The Garden of Inside-Outside by Chiara Mezzalama

Values: Peace, Happiness and Compassion.

This junior graphic novel is a stunning tale about friendship, confinement and inner beauty. The author, Chiara Mezzalama, has based this story on her own childhood when, in 1981, her family moved to Iran after her father became the Italian ambassador there. Chiara tells of the war-torn city of Tehran and also the stark contrast of the walled palace and gardens where she and her family live. Descriptions of pomegranate trees, an ancient pond and playing happily with her brother juxtapose with the destruction, violence and hardship (the ‘city monster’) outside. The illustrator, Régis Lejonc, conveys this perfectly with luscious greens on one page and angry reds and blacks on the next. The story really opens the reader’s eyes as to what it may have been like to grow up in such an environment – Chiara writes emotively of happiness, loneliness, surprise and friendship.

The story unfolds as one day a young, local boy - Massoud - jumps over the wall into the walled garden. Despite not speaking the same language, Chiara and Massoud form an unlikely friendship – playing games and swapping gifts. It becomes their secret and the worlds of Inside-Outside at last collide. Long after Chiara and her family have left Tehran and the war is over, Chiara wonders what ever happened to Massoud.

I haven’t ever seen a book like this. It is grown up and yet accessible to children. It is dark and yet light. It is mature and at the same time simple. Both the history of the war in Iran and the author’s own history are what makes this book really special. There are so many Values that can be woven into this book, and so I have just chosen a couple to highlight.

Firstly, I would discuss the Value of peace. War and suffering are conveyed boldly in this graphic novel through both words and illustrations. It is also interesting to discuss with children how Chiara and Massoud’s experience of living in Tehran at the time might be different. In the story, it is implied that Chiara is somewhat protected from the war by the wall that separates her house from the rest of the city. But what does it mean to live peacefully? How might her parents feel when gunshots wake them up at night? What impact does war have on civilians? Obviously, these are deep questions and you would have to consider how and when you use this book sensitively.

I would also use the story to highlight compassion. Chiara and Massoud have little to offer each other for presents for different reasons, and yet they strike a friendship based on storytelling, play and offering a simple gift to each other. You could talk to the children about what it means to be compassionate and whether Chiara and Massoud ever really understand each other’s lives. It would be interesting to gather ideas for how the two friends show compassion towards each other, and how this differs to how Chiara’s mother (for example) shows her compassion.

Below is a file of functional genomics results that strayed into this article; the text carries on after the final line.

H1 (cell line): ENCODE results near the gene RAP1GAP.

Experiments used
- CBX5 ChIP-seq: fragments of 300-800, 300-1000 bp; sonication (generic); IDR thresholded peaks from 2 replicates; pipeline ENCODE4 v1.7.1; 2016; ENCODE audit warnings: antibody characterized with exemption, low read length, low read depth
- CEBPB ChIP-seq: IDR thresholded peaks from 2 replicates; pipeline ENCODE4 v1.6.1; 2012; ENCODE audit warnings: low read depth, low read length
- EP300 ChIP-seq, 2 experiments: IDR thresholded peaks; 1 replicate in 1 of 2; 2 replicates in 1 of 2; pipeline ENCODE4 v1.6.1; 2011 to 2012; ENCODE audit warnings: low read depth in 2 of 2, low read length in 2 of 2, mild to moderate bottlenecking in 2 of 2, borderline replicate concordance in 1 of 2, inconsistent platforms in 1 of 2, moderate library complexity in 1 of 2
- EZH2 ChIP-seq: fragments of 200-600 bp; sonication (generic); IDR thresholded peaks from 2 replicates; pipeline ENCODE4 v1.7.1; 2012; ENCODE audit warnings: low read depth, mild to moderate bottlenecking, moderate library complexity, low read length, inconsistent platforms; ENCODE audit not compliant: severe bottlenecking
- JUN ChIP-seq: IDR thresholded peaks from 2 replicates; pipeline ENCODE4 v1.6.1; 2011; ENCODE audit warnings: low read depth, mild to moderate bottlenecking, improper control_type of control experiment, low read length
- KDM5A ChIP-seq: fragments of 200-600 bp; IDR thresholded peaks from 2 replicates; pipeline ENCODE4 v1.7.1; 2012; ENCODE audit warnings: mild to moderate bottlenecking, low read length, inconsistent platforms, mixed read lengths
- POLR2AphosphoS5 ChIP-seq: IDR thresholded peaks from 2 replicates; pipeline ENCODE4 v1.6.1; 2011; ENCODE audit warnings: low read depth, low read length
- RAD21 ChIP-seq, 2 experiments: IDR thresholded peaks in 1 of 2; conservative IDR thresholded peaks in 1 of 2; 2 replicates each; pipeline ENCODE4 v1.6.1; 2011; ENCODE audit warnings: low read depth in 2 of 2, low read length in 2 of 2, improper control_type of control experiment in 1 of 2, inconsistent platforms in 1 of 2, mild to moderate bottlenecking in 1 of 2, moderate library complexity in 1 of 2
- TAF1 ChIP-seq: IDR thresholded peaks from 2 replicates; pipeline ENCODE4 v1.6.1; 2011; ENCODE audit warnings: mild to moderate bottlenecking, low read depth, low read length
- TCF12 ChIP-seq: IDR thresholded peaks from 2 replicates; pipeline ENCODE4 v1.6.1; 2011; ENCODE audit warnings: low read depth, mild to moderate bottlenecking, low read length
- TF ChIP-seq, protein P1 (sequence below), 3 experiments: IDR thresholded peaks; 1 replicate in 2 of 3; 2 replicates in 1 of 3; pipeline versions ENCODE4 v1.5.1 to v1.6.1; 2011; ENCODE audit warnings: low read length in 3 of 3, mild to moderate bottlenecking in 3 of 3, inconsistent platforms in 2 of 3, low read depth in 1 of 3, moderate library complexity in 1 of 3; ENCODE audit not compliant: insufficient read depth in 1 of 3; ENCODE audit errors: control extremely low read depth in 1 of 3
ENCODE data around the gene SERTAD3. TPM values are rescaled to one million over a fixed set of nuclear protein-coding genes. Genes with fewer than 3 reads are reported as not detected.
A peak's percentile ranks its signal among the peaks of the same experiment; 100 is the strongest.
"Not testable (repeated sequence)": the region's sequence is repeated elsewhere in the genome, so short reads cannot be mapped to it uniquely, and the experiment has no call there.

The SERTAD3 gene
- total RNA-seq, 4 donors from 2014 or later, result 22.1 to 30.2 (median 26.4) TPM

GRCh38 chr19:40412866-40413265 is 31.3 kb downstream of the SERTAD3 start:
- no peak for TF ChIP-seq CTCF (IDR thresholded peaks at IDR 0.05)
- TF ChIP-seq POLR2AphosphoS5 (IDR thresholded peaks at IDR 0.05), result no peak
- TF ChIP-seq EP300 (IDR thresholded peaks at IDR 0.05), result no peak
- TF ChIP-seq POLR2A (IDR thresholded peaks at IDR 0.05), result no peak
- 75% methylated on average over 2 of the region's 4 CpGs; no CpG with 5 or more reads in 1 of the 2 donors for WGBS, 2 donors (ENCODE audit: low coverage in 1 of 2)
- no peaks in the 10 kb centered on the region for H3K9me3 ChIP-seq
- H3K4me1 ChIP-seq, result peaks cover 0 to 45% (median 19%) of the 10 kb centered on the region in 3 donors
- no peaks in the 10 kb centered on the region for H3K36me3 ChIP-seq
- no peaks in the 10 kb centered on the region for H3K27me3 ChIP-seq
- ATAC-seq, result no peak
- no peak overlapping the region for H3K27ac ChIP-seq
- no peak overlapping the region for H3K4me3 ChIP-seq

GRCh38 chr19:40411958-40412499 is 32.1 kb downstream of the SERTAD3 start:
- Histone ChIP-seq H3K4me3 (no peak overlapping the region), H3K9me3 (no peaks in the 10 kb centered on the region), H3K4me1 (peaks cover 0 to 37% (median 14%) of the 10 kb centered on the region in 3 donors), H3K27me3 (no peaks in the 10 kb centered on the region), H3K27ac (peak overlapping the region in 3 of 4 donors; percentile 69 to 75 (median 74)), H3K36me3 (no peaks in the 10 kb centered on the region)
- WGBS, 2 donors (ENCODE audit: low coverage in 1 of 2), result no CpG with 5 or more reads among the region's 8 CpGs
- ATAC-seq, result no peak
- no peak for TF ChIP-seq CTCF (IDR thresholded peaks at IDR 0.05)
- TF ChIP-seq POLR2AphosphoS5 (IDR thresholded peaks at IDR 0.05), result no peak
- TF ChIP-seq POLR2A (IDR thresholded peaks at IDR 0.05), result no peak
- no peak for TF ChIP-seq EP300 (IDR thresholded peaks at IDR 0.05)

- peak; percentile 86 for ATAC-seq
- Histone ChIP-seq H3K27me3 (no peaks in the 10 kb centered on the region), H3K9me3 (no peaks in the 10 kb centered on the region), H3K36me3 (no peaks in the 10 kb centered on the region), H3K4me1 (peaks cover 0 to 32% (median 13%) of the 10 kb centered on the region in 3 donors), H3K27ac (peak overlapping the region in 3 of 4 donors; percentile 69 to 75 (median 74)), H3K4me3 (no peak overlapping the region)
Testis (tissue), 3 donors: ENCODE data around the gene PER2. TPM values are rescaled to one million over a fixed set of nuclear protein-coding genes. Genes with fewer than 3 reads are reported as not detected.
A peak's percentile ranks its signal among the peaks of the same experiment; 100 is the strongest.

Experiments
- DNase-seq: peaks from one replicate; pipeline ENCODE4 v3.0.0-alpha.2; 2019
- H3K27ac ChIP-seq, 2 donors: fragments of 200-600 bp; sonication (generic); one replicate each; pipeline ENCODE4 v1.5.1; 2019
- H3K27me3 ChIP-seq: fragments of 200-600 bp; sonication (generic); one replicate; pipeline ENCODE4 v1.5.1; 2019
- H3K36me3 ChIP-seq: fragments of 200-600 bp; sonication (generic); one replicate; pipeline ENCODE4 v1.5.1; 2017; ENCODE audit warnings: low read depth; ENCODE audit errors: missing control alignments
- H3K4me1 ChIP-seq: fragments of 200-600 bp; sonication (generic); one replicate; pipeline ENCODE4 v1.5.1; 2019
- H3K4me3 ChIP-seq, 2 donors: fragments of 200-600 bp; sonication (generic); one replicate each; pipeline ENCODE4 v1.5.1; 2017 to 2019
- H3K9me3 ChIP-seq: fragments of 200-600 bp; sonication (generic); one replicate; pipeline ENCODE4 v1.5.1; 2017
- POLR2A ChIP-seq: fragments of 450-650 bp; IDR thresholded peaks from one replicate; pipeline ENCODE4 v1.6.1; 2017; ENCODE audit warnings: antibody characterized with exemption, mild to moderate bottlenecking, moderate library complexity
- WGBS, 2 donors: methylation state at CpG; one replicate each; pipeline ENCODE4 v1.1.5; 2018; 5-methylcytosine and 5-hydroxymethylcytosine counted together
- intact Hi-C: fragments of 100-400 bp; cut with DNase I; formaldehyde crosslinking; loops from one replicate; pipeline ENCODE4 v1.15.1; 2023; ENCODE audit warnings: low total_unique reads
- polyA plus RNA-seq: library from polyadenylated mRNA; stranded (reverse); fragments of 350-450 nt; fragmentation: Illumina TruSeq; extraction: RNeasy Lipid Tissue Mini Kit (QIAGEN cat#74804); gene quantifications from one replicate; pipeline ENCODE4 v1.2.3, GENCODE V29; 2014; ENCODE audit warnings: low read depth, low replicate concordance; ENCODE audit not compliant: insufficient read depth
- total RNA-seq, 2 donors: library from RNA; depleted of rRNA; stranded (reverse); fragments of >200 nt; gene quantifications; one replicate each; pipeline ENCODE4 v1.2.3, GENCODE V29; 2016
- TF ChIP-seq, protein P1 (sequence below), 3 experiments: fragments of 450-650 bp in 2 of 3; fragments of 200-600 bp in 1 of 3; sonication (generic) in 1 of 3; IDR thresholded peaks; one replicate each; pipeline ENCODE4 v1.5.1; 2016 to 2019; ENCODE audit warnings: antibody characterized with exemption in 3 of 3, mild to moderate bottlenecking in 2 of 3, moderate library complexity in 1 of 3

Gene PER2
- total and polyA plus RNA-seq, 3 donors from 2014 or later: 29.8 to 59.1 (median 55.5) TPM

This book could also be an opportunity to look at the Value of happiness. Happiness is a hard value to discuss in some ways because children tend to simplify it so much. It can be seen in a more complex way in this book, though. Chiara lives in a beautiful house and plays with her brother. But they don’t have any friends and their parents buy them a puppy as a way of keeping them happy and entertained – which works, for a short time. Still Chiara feels a loneliness and a sense of longing for the outside world though. When Massoud appears, he brings a change into her life and this creates happiness as the new friends play together. We see Chiara’s mother go through different states of happiness – at first, the reader could infer her happiness and she stands with Chiara’s father and they watch the children play in the garden. Eventually though, her mother becomes sad and angry at the situation. The gunshots, confinement and worry all contribute to her change in mood and it may be interesting to see if any of the children can pick up on this.

This is a highly-charged book and one that I believe every reader will interpret differently. The power of reading! It is one to consider carefully before sharing, but it is so powerful and emotive that it earns its rightful place on my Values bookshelf. The illustrations were also nominated for the Kate Greenaway awards for 2021. If you want a copy, you can find yours on the Book Island website.

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